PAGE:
Once you’ve gotten enough Runes, you’ll unlock the boss for that stage. Much like in the last game, these are all pretty silly. They are mostly enchanted objects, like demonic bombs, angry swords, and even roving archery targets. There are also a few that are more organic in nature, such as a goblin king and a living rock head. What’s nice about them is they feature much more distinct attack patterns than bosses from the first game, and generally felt less unfair. That said, the later in a run you face a boss, the more powerful they’ll be. And that goes double for Arcade mode. So it’s really important to plot out the order you face bosses in so that you can come equipped for battle with the right upgrades.
If you want a weird challenge, you can unlock and try out One Hand Free mode. It’s basically stylus mode, but I suppose you could also play with your finger. You get to pilot a special sausage ship (no, seriously), and you instantly fire while moving. You can launch bombs with two quick touches of your stylus. It’s kind of novel, but the discrepancy between your stylus and the ship’s movement is pretty jarring, and it’s easy for your stylus to block your view. Not the best mode, but it’s there if you want to try something different.
Now, while there’s technically a plot in the game, it’s pretty barebones. It’s mostly window dressing to provide a reason for what’s happening. Cursed clothes are going to suck the life and vitality out of eight women. You fight back with the help of a witch that shrinks you down so you can blast the spirits empowering the curse, eventually rooting out the source, a powerful boss fight. Again, totally silly, but it also works.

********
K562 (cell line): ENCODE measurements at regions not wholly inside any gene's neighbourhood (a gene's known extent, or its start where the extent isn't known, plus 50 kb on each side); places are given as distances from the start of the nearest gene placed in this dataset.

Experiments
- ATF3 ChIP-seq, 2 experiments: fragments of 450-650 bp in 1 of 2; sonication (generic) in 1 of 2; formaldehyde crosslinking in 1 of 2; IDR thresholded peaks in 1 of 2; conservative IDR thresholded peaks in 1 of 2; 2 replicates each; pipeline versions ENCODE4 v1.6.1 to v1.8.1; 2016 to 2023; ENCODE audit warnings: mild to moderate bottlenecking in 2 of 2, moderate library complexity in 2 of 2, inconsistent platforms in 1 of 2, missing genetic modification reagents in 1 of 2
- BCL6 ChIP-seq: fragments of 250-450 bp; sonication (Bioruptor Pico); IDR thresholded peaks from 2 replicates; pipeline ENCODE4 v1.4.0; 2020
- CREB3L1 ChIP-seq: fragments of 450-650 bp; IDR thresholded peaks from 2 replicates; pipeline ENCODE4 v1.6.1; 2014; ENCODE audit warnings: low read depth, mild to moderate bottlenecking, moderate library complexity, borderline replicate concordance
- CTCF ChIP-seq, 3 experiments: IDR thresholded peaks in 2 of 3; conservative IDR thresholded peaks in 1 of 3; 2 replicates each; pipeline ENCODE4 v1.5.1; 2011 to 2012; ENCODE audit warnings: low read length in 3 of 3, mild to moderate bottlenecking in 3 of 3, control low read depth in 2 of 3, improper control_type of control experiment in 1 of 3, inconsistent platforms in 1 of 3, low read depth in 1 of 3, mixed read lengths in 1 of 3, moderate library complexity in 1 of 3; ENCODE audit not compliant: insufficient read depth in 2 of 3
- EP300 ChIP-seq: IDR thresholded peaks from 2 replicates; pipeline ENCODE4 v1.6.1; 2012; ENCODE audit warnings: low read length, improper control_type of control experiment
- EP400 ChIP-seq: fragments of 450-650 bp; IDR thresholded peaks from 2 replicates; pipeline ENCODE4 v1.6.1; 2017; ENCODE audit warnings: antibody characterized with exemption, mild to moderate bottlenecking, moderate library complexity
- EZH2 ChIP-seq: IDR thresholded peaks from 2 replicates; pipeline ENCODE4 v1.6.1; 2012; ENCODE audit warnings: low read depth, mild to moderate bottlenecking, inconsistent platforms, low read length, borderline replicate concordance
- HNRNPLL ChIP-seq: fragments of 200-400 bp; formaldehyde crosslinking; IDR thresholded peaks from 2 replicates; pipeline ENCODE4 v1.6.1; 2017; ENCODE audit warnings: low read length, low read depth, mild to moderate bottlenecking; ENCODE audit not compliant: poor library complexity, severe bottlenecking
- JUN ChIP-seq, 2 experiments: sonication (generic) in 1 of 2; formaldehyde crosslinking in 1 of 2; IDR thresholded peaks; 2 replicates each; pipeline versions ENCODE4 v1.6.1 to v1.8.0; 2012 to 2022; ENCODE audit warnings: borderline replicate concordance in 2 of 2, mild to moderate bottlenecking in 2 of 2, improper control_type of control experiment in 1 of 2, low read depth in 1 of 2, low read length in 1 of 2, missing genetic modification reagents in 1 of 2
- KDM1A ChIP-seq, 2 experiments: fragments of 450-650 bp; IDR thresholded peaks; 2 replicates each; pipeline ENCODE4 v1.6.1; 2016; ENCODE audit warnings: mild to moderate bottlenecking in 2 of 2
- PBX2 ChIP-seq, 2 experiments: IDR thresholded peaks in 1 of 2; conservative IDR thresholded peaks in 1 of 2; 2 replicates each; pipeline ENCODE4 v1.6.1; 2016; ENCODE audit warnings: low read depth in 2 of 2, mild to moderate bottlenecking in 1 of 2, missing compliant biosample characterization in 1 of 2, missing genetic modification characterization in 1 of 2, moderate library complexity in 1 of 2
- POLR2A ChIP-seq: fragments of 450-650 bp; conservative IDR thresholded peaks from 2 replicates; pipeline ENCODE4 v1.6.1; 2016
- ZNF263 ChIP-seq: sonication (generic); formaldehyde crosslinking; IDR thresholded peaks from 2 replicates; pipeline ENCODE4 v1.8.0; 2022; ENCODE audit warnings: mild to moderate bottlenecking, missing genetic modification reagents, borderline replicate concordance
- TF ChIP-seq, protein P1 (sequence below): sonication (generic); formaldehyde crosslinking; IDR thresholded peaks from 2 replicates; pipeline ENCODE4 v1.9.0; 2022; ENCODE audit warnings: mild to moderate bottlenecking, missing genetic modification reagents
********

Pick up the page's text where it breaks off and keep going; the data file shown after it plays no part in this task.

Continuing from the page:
A Gallery With Gusto
Many are probably wondering about the visual options in a game like this. Frankly, there’s a lot. There’s a variety of Fully Censored filters, as well as Censored and Uncensored. While most probably want to see as much skin as possible with Uncensored, that has to be unlocked by playing through the game first. I actually didn’t realize I had unlocked it until several hours into the game. Once you select it, you still have to earn your naughty pictures. To do so, you’ll have to defeat all the initial waves of foes that fly by at the start of each level. Doing so also nets you a nice point bonus, though sadly, that doesn’t translate to more money in your coffers.
What’s nice is that the other visual options are actually pretty compelling, in an artsy-fartsy sort of way. For example, though there’s only one type of Censored and Uncensored filter, there are four very distinct Fully Censored filters. They range from normal colored skin but covered naughty bits to discolored pixelation and scanlines, blue-skinned mutants, and near pitch-black images. That might sound awkward, but I found there’s actually a delightful abstract quality to all of these filters. I even had fun with them in the expansive Gallery mode.
The Gallery mode lets you look at the medieval maidens in a variety of settings. You can change what clothing they’re wearing, adjust the filter, zoom the focal point, play around with background colors, flip the image, change their facial expression and even make a glow appear behind them. As for the clothing options, those will depend entirely on how much you’ve played the game. Each time you successfully beat a stage, you’ll unlock a new clothing option for that saved damsel. Most of them have eight different outfits, though for some reason, my favorite, the succubus Ariella, only has 7. In any case, you’ll have plenty of incentive to replay the game to fully outfit them.
Pretty, Pretty Pixels